Cognitive Dissonance and Autism

In an article titled “Manhood in the Bargain,” Butch Leghorn writes about the same self-hating “man” I did a while back. He also made an interesting remark I thought worth elaborating on (bold emphasis mine).

Often in debate, men will attempt to use logic to argue the libertarian case and to demonstrate why a given demand is simply too costly or illogical from the masculine point of view. This is what we in the alt-right refer to as ‘autism’. The autist’s arguments are logical and rational, but lack understanding of the social context.…The only meaning to be found in the screeching of the chimps is that they want something; the child cries because it wants something. Figure out what they want, and then calculate the cost of buying cooperation. Sometimes the value proposition is there, and sometimes it is not.

Two quick thoughts: I have encountered this kind of “autism,” before, but I don’t think using logic and reasoning and being aware of the social context are or should be mutually exclusive. Libertarians have to be able to take philosophy and apply it appropriately, but we shouldn’t dismiss logic and reason for the sake of social awareness, or vice versa.

One of the major contentions among the Alt. Right against libertarians is that they ignore externalities. Again, I don’t perceive this as an attack on the philosophy, but how certain libertarians attempt to warp it so that some groups of people must endure state violence under the claim that it’s necessary to prevent state violence against others.

Which brings me to my next point. What many might chalk up to “autism” I would actually see as cognitive dissonance, which is when people ignore observations, facts, data, etc. that contradict their perception of reality. In these instances, they don’t lack the understanding of the social context; they simply ignore it, because it would require them to change their opinion.

Remember that just as statists have their version of The Vision, so do libertarians. The difference is that many libertarians fall into the temptation of taking the NAP and conforming it to their vision, rather than conform their vision to the NAP (or they just return to the state). In order to do this, they have to pretend certain social, political, cultural, and religious contexts don’t exist.

In other words, you insist on certain people adhering to the NAP and rationalize, dismiss, or ignore when others violate the NAP.

Consider how so many open border advocates ignore the welfare state, or how democracy turns immigrants into potential invaders. To them, it’s all about crossing invisible lines in the ground, nothing more.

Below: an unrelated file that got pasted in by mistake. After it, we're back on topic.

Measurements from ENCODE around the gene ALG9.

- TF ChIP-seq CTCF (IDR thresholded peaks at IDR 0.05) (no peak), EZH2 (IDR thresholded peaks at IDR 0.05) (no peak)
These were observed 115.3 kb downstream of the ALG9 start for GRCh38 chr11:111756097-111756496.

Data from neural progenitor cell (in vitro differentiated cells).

This is not done unintentionally. It is deliberate.

Leghorn writes further (emphasis mine).

As a side note, Hoppe has this idea of argumentation ethics. The basic idea is that by engaging in argument, two parties have implicitly rejected violence. He then attempts to assert the conclusion that both parties have accepted the Non-Aggression Principle. I don’t believe that’s true.I think that the argument can become a violent conflict at any point, and that engaging in argumentation is an attempt to find an acceptable means of cooperation, but that this does not rule out violence.

I one hundred percent agree with Leghorn on this. Arguing is a form of nonphysical, nonviolent conflict. If the two cannot agree to a nonviolent solution and refuse to back down, force is introduced. The question to be settled then is who is justified in using force?

This is the question libertarianism answers (and nothing more). If my neighbor wants to use my car and I refuse to lend it out to him but he refuses to drop the matter and resorts to force, he is committing an act of aggression. I am then justified in using violence to prevent him from injuring me or taking my car because I have right to property both in myself and my vehicle. He has no right of property in either. This is what the NAP is about.

Another complaint the Alt. Right levels against libertarians is that they implicitly reject violence as a solution to a problem involving the state. Libertarianism is not anti-violence. It is anti-aggression and coercion.

I believe one of the biggest reasons our society today and our country have fallen to the condition it is in, is that we have done exactly this. We have rejected violence – unless you’re a state agent – when it is a fundamental aspect of preserving rights.

When citizens refuse to consider violence as an option in response to state violence, this creates a total imbalance. It also means the state can act without fear of repercussions. What incentive is there for them to change their behavior? No more than wolves who ravage the flock if the shepherd is unwilling to use his staff, rod, or slingshot to protect them in the belief mere screams or yells in protest will cause the predator to cease.

It is the height of madness that libertarians in movements like the Free State Project and others talk of opposing the state and being anti-state, only to eject members who have the audacity to promote the same right of violent resistance that enabled us to break away from Great Britain in the first place.

Again, I don’t see this unwillingness to confront the necessity of violence as autism, but deliberate avoidance on the part of the libertarian in question because it doesn’t fit with how they want things to be as opposed to how things are.

This is not a flaw within libertarianism but the emasculated viewpoint of some who claim to believe it.